The Girl with the Dragon Tattoo
Large Print Edition
By Stieg Larsson
Random House Large Print (2009), 800 pages
Reviewed by Israel Drazin - July 12, 2010
The writer Nora Ephron wrote a clever parody of Larsson's best-selling book in the July 5, 2010 The New Yorker, which she called The Girl Who Fixed the Umlaut. Ephron humorously focused on Lisbeth Salander's unusual energetic unsocial reactions, her sometimes foul language, laptop, moods, confusions, irritability, miserable childhood, abusive father who she set on fire, tiny breasts, small height and weight, and ability with computers. Ephron also pocked fun at our American difficulty in locating the places mentioned in the Larsson novel and in handling the Swedish names, "people's names were so confusingly similar." She mentioned Blomkvist who needed Lisbeth's help, and Plague who "was fat, but he would know what to do." Ephron concludes her lampoon describing Lisbeth: "She thought about smiling, but she'd smiled three hundred pages earlier, and once was enough."
Ephron does not mention other idiosyncrasies of this extraordinary best seller that has spurred interest in other Swedish mystery novelists. Blomkvist, the investigative reporter and publisher who will reappear in Larsson's two remaining novels with Lisbeth – Larsson died in 2004 – has his own strange behaviors, including an unusual relationship with a married woman. Ephron also does not speak of Lisbeth's genius, unusual mental abilities, and odd version of morality. What also stands out in the Larsson novel is the dysfunctional Vanger family that Blomkvist was hired to investigate.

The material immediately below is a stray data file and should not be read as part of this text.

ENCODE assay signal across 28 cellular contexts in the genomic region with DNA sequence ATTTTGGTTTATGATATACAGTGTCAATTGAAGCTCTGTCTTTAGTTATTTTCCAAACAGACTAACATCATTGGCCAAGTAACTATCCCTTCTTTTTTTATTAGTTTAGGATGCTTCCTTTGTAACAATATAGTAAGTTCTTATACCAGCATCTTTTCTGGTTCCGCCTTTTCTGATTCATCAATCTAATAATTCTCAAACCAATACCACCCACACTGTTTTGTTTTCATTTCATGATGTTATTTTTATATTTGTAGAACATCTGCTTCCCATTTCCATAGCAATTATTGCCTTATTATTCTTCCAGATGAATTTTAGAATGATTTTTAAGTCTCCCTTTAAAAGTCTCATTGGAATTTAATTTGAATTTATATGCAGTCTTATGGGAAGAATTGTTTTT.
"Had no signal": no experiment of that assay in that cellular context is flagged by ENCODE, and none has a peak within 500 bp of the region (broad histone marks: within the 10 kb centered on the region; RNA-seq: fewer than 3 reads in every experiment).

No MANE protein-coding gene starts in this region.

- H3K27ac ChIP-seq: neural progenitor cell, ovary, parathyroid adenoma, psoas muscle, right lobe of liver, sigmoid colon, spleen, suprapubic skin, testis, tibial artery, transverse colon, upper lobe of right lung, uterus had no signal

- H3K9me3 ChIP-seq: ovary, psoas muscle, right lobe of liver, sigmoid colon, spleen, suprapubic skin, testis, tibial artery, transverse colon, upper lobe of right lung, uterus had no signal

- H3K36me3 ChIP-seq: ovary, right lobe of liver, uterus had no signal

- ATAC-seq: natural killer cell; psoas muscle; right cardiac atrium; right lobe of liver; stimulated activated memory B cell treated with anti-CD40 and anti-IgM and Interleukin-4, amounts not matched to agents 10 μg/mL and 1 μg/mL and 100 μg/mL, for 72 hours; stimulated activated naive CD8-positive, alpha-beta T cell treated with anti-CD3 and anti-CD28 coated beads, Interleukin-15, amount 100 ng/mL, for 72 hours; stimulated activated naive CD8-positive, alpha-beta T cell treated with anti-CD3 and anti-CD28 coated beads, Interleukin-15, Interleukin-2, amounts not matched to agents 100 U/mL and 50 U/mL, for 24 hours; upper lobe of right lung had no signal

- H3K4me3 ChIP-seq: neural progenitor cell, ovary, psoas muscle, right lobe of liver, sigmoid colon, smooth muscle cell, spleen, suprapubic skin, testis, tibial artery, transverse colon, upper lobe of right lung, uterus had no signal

What makes this book so successful? Its characters are different as Ephron makes clear. The drama and suspense move with accelerating pace without let up. We may not identify with the book's unusual characters, but we become interested in what they are doing. But probably most of all it seems that the joy in reading the book it is the way that Larsson tells his story, which is so different from the current conventional thrillers.
Dr. Israel Drazin is the author of fifteen books, including a series of five volumes on the Aramaic translation of the Hebrew Bible, which he co-authors with Rabbi Dr. Stanley M. Wagner, and a series of four books on the twelfth century philosopher Moses Maimonides, the latest being Maimonides: Reason Above All, published by Gefen Publishing House, www.gefenpublishing.com. The Orthodox Union (OU) publishes daily samples of the Targum books on www.ouradio.org.